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Red blood cell (RBC) transfusion has been shown to be beneficial as part of the treatment and management of sickle cell disease (SCD), whether as episodic treatment for an occurrence of acute anemia or as chronic transfusion for prevention of stroke recurrence. RBCs transfused to patients with SCD should, at minimum, be from donors negative for hemoglobin S (HbS), but patients may also benefit from leukoreduction of these blood components. As with any transfusion, RBC transfusion should only be used when the benefit to the patient outweighs the risks, which in this instance include transfusion-transmitted infectious diseases, transfusion reactions, RBC alloimmunization, and iron overload. However, because SCD patients have one of the highest incidences of RBC alloimmunization among transfused patients, strategies focused on prophylactic Rh and Kell antigen matching and the increased use of automated RBC exchange appear to mitigate the risks of RBC alloimmunization and transfusion-related iron overload, respectively. In the event of complex alloimmunization or hyperhemolysis, transfusion indications may be limited and transfusion may require preventative immunomodulatory therapies.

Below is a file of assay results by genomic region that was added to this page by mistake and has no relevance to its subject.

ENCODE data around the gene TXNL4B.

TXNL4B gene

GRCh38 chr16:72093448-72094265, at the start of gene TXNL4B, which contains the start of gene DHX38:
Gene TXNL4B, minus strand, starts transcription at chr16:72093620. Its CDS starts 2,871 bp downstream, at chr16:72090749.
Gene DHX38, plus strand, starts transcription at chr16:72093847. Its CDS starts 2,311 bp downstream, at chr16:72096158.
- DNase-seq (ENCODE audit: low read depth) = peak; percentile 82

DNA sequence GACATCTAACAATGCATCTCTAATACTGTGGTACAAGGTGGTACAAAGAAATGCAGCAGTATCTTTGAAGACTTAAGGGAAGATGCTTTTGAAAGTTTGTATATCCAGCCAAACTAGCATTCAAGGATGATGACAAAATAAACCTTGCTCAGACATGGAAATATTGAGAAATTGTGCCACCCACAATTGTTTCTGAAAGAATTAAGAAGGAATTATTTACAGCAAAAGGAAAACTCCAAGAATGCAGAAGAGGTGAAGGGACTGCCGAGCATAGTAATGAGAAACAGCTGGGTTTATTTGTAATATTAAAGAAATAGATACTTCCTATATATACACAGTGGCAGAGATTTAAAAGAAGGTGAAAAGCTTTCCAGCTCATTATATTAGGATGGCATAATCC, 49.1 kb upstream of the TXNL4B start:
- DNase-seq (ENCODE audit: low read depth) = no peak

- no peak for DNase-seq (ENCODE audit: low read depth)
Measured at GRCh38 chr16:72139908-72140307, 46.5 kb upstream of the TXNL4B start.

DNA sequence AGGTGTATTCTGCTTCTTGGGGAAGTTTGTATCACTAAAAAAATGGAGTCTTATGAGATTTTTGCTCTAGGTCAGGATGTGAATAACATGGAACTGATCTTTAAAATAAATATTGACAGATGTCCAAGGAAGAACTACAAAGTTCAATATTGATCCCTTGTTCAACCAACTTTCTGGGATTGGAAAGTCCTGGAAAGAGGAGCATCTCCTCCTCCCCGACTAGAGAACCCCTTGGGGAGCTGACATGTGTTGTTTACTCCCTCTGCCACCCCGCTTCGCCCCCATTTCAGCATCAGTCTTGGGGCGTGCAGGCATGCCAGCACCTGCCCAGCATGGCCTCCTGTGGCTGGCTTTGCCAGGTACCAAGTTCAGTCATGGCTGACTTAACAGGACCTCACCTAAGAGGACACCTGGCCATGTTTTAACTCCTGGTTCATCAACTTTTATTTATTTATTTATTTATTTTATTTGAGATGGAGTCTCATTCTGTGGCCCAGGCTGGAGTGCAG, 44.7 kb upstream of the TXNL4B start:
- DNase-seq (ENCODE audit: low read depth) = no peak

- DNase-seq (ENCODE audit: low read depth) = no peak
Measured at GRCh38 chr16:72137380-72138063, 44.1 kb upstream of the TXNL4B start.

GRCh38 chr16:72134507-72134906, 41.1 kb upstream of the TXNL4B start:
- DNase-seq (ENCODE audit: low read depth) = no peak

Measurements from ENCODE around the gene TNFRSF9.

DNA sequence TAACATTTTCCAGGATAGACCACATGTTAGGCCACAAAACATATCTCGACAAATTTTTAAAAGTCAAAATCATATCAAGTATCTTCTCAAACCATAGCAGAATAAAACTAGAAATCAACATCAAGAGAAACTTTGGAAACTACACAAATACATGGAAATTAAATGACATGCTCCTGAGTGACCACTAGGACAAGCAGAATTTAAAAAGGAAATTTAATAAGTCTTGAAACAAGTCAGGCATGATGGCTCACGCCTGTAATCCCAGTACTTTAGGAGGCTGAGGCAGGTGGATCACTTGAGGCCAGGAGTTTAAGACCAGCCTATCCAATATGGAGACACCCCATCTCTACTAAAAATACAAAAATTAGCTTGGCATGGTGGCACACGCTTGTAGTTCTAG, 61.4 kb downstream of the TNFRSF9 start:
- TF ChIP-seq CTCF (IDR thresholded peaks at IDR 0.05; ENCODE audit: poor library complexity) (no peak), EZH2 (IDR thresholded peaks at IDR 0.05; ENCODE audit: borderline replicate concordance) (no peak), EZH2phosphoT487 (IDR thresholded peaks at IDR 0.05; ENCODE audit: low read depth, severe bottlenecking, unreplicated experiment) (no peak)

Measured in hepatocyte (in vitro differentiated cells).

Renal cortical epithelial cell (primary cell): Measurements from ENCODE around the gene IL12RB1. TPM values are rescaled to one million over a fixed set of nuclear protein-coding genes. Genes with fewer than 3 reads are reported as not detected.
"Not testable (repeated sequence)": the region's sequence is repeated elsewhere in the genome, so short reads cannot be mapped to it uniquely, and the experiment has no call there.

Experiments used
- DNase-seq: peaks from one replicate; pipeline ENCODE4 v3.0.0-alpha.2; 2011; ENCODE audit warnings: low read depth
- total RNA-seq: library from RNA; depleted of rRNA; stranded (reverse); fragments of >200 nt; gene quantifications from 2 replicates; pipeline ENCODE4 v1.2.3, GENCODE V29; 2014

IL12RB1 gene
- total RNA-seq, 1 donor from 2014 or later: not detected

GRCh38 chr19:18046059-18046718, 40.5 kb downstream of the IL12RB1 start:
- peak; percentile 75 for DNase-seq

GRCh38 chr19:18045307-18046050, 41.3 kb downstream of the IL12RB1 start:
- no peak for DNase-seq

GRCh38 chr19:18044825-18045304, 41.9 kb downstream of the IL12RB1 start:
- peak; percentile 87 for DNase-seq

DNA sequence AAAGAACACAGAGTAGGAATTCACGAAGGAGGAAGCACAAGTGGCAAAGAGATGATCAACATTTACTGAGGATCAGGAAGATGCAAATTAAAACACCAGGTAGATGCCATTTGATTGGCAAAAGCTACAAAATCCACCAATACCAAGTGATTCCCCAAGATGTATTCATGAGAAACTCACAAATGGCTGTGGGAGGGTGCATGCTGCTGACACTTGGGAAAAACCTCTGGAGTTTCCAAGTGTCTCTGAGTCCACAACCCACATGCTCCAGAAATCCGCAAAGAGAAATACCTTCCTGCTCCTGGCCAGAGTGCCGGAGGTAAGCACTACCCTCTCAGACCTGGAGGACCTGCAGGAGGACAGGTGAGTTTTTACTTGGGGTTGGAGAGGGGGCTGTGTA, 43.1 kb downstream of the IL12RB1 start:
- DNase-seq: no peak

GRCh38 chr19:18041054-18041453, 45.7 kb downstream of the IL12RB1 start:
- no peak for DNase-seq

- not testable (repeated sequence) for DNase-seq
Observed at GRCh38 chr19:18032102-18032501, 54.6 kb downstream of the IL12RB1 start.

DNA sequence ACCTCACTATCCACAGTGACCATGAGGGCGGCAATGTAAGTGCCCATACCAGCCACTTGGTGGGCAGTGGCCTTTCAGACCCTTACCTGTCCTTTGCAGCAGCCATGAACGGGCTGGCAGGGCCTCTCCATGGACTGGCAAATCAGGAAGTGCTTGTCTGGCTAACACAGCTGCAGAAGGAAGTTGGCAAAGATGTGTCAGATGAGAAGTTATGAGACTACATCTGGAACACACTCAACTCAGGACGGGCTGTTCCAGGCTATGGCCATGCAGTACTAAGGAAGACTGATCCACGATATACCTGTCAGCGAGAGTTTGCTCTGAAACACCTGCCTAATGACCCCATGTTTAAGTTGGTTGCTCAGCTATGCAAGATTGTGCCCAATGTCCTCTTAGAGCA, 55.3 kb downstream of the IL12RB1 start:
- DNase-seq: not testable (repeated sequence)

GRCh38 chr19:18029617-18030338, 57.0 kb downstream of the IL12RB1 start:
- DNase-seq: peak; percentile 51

Indications for RBC Transfusion in SCD


When the hemoglobin decreases below the patient’s baseline value and symptoms occur, transfusion of RBCs can be considered by administering the fewest units necessary to alleviate symptoms. RBC transfusion increases hemoglobin, reduces the proportion of HbS in the circulation, and improves oxygen delivery. The underlying cause of the acute anemia, defined as a decrease in hemoglobin by ≥2 g/dL below the baseline value, should be investigated.1 Acute anemia may be caused by aplastic crisis, splenic or hepatic sequestration, or delayed hemolytic transfusion reactions (if the patient has been transfused in the past 3-4 weeks), or it may be a harbinger of acute chest syndrome in a patient with a vaso-occlusive crisis (VOC).

Stroke and Stroke Prevention

Without preventative measures, 8% of children with SCD in high-income countries will have strokes by the age of 14 years.2 In children with SCD, strokes are usually due to occlusion of the internal carotid or middle cerebral artery; however, adults may have hemorrhagic or ischemic strokes.1 In sub-Saharan African countries and in India, before the age of 18 years, 50% of children with SCD will have either a stroke or a silent cerebral infarction.3 Among the risk factors for cerebral ischemia in SCD are the existence of cerebral vasculopathy, anemia with a compensatory increase in cerebral blood flow and increased HbS percentage (HbS%) with decreasing cerebrovascular reserve, and a rapid increase in hemoglobin levels to >12 g/dL.3 Thus, the primary goal of RBC transfusion in the treatment of acute stroke, prevention of primary stroke in those with abnormal transcranial Doppler ultrasound, and prevention of stroke recurrence is to reduce the HbS% to ≤30% and to maintain the hemoglobin close to 10 g/dL. In acute stroke, it is particularly important to rapidly reduce ...

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